Membership Details: You must be nominated by a current club member to apply. Applications are evaluated monthly and annual dues start at $4,200 plus a $1,800 initiation fee.

The Aster

Image Source: The Aster

Neighborhood: Hollywood

Club Details: The Aster, located at the iconic intersection of Hollywood Boulevard and Vine Street, redefines the modern members' club with its emphasis on warmth and hospitality, blending public hotel amenities with private club exclusivity. Featuring bright, airy spaces and top-notch facilities such as an outdoor pool, recording studio, and rooftop bar, it offers a fluid environment for work, relaxation, and socializing.

Membership Details: Memberships start at $3,600 per year and be acquired by filling out an application. In addition to uploading a photo, hopeful members also have to write a small bio while highlighting their interests, skills, profession, and hobbies.


Image Source: NeueHouse

Neighborhood: Venice/Hollywood/DTLA

Club Details: NeueHouse in LA is a chic private workspace and cultural hub designed for creative professionals, offering sophisticated workspaces, a dynamic calendar of cultural programming, and luxurious amenities. Situated in three bustling neighborhoods across LA, it provides a collaborative environment where members can work, network, and unwind in style.

Membership Details: You have to apply for the Salon membership, which includes questions like “dream dinner guests (dead or alive?)." Annual dues for Salon memberships are $3,000 plus a $200 joining fee. You can also inquire about the Gallery membership for flexible workspaces and offices for individuals or teams, starting at $595 per month, with various options depending on your needs.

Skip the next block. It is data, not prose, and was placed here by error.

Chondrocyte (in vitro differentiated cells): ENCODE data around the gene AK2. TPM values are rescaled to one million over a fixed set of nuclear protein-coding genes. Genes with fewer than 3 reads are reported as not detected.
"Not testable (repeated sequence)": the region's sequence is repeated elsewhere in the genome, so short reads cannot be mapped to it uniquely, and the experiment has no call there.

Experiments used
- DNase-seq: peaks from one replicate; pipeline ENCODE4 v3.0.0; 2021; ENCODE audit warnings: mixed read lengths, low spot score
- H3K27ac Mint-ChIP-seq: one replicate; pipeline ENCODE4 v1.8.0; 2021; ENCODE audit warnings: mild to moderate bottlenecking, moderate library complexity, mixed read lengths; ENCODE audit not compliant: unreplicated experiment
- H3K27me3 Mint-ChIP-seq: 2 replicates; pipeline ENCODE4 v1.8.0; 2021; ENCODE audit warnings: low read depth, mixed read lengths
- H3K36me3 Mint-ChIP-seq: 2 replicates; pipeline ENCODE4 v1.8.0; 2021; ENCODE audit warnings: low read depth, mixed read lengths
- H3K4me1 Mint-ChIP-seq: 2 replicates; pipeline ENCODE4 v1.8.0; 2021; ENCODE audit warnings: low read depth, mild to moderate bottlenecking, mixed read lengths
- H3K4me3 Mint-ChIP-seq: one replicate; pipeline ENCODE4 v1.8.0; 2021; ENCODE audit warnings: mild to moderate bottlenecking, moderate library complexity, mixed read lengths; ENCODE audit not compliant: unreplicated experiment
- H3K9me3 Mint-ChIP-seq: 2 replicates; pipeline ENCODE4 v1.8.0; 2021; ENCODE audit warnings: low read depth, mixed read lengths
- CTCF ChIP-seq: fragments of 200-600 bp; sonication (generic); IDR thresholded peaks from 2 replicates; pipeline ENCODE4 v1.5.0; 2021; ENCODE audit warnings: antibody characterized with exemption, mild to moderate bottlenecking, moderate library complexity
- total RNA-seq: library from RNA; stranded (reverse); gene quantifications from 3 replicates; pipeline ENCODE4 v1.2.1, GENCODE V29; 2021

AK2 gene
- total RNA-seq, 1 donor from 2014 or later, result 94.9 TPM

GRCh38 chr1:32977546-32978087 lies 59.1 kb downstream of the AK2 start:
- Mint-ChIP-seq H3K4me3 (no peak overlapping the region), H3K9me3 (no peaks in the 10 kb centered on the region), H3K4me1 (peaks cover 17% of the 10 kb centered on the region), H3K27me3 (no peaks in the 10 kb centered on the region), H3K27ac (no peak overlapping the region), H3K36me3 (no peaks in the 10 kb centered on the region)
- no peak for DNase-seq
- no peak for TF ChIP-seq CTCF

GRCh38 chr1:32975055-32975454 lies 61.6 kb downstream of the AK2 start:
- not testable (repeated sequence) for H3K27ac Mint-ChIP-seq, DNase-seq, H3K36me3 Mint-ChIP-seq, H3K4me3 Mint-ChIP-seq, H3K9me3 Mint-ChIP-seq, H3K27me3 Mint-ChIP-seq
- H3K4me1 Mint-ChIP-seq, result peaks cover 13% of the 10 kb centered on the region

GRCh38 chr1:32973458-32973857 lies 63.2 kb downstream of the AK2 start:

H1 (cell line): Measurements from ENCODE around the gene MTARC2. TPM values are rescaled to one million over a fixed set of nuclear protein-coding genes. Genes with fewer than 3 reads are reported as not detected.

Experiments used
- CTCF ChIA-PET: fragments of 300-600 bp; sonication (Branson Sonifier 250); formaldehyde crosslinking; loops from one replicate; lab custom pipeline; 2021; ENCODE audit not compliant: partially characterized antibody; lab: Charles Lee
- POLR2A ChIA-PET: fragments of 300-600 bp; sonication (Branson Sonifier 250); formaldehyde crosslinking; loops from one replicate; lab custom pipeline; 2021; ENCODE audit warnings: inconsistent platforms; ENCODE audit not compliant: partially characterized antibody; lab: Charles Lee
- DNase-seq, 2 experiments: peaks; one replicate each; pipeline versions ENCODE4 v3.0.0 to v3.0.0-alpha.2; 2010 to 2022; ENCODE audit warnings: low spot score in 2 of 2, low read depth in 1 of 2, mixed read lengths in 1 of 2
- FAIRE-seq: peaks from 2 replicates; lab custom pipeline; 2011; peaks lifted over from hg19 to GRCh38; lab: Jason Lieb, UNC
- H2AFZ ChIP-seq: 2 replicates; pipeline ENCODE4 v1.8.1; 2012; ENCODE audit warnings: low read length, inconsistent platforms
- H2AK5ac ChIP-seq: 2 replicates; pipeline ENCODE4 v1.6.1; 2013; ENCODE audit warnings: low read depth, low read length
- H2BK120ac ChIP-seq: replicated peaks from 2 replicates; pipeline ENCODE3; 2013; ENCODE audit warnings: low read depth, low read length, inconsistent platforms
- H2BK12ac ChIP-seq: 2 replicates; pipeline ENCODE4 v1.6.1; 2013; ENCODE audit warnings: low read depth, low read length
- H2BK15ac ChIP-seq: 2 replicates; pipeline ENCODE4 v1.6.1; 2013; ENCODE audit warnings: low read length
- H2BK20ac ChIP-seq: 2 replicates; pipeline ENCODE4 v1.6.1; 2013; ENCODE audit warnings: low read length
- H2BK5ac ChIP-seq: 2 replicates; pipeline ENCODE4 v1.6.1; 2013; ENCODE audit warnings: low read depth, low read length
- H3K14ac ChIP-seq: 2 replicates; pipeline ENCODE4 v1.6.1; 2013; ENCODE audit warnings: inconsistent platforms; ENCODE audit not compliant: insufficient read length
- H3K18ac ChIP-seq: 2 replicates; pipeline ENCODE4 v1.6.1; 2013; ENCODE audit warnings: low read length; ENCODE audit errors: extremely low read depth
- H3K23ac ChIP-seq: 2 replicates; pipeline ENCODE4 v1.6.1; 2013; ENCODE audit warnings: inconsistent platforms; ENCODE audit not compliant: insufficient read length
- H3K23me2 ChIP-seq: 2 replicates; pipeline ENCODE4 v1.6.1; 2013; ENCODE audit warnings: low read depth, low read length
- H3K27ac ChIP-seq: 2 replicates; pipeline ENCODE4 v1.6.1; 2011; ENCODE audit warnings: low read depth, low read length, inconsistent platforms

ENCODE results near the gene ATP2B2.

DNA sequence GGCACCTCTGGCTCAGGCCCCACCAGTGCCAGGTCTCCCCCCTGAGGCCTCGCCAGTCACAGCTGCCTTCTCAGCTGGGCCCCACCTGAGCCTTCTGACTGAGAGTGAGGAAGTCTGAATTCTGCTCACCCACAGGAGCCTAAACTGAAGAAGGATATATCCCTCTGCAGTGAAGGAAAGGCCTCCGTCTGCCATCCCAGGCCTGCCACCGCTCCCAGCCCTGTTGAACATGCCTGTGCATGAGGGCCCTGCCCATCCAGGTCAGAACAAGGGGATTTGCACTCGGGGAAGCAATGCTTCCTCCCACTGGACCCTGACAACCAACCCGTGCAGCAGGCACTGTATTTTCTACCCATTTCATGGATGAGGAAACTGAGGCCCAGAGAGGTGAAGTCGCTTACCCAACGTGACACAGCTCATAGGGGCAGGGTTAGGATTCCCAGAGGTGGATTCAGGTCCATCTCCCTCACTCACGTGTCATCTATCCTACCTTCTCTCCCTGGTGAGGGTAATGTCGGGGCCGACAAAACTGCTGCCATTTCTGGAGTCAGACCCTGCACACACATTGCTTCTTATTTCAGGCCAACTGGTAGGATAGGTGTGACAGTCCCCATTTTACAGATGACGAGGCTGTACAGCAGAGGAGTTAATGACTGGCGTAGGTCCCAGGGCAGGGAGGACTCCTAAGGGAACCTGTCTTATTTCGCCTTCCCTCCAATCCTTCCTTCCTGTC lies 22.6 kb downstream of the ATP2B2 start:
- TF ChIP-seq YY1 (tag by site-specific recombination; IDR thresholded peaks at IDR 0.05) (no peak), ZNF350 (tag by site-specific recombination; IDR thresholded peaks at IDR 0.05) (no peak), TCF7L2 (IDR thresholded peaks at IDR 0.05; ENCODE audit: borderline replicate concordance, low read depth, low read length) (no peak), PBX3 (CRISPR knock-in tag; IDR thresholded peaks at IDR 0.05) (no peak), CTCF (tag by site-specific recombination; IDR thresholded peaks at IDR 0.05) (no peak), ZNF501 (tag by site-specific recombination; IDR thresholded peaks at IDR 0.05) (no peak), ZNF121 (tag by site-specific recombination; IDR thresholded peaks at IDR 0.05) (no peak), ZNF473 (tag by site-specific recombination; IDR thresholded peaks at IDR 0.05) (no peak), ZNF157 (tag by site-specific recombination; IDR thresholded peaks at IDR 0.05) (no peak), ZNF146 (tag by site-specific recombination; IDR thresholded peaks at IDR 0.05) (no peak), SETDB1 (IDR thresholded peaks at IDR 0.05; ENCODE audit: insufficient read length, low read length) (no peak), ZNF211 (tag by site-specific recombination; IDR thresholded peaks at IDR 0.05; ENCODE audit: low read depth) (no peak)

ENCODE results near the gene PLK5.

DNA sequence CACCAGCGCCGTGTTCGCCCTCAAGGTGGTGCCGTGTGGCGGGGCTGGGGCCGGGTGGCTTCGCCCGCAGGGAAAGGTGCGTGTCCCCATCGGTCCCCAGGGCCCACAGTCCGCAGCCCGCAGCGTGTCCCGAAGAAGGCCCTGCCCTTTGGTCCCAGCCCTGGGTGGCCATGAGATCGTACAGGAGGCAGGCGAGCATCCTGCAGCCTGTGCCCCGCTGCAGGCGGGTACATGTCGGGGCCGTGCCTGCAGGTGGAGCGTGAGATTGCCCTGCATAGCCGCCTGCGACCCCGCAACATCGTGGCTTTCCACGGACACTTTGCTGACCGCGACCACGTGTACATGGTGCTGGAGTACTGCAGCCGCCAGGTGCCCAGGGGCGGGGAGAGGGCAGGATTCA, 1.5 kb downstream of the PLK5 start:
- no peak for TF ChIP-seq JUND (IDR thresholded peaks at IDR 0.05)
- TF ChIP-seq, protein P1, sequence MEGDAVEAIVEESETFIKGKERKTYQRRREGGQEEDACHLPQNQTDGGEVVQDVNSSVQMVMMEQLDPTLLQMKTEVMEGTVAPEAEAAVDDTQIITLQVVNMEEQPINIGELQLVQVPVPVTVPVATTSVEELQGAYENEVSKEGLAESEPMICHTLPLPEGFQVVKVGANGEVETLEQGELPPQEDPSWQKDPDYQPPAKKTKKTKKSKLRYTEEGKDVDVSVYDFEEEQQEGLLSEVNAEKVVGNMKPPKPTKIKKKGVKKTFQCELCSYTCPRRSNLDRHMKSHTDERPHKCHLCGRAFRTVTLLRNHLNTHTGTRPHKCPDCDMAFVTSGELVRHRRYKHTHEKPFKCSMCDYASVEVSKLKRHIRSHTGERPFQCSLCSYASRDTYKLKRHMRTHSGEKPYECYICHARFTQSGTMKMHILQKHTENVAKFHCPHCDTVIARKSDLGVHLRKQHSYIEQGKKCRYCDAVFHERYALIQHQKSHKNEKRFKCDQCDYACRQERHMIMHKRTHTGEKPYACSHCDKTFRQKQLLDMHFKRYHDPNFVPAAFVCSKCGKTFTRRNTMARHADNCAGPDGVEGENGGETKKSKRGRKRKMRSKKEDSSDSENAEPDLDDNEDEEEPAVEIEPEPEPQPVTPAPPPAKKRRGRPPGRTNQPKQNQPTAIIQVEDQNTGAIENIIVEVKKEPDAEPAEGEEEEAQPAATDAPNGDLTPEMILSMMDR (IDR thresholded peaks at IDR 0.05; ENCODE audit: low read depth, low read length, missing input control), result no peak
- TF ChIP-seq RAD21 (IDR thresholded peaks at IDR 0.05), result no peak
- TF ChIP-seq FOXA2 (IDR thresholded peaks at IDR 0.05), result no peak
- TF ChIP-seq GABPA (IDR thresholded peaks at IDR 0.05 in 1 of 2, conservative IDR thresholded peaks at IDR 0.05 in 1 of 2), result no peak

🧬🔬AI-Driven Drug Discovery

🔦 Spotlight

Terray Therapeutics is at the forefront of AI-assisted drug discovery and development, operating a cutting-edge laboratory in Monrovia, California. The facility, roughly two-thirds the size of a football field, functions as a data powerhouse, generating over 50 terabytes of raw data daily, which is an amount of information equivalent to 12,000 high definition movies, through its miniaturized automation processes.

Terray Therapeutics exemplifies a new wave of innovative companies harnessing artificial intelligence to revolutionize drug discovery and development. The key to their approach lies in generating vast amounts of high-quality experimental data to train their AI systems. This data-driven strategy enables rapid experimentation and pattern recognition, allowing the AI to make informed predictions about potential treatments. Terray's generative AI can digitally design drug molecules, which are then synthesized and tested in their high-speed automated laboratory. The platform measures the interaction between these molecules and target proteins, with both successful and unsuccessful results feeding back into the AI system.